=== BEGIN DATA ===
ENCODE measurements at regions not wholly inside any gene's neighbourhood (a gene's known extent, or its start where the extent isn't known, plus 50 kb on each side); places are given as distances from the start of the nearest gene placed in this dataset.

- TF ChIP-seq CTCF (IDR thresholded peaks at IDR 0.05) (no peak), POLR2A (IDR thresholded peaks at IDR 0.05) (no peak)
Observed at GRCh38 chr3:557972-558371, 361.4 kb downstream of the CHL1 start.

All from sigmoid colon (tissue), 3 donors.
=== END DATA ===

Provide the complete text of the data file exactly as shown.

ENCODE measurements at regions not wholly inside any gene's neighbourhood (a gene's known extent, or its start where the extent isn't known, plus 50 kb on each side); places are given as distances from the start of the nearest gene placed in this dataset.

- TF ChIP-seq CTCF (IDR thresholded peaks at IDR 0.05) (no peak), POLR2A (IDR thresholded peaks at IDR 0.05) (no peak)
Observed at GRCh38 chr3:557972-558371, 361.4 kb downstream of the CHL1 start.

All from sigmoid colon (tissue), 3 donors.